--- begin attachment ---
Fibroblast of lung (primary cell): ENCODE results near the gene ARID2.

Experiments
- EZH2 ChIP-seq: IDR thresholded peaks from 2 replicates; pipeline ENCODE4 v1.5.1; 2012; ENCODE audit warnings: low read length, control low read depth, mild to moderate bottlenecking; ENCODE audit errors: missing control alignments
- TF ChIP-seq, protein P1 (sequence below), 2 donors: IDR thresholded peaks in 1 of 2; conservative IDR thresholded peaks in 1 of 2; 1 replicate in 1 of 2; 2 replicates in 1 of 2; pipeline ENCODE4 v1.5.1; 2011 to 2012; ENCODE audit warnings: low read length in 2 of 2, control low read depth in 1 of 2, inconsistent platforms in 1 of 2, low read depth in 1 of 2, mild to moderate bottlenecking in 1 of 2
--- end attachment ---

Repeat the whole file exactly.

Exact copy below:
Fibroblast of lung (primary cell): ENCODE results near the gene ARID2.

Experiments
- EZH2 ChIP-seq: IDR thresholded peaks from 2 replicates; pipeline ENCODE4 v1.5.1; 2012; ENCODE audit warnings: low read length, control low read depth, mild to moderate bottlenecking; ENCODE audit errors: missing control alignments
- TF ChIP-seq, protein P1 (sequence below), 2 donors: IDR thresholded peaks in 1 of 2; conservative IDR thresholded peaks in 1 of 2; 1 replicate in 1 of 2; 2 replicates in 1 of 2; pipeline ENCODE4 v1.5.1; 2011 to 2012; ENCODE audit warnings: low read length in 2 of 2, control low read depth in 1 of 2, inconsistent platforms in 1 of 2, low read depth in 1 of 2, mild to moderate bottlenecking in 1 of 2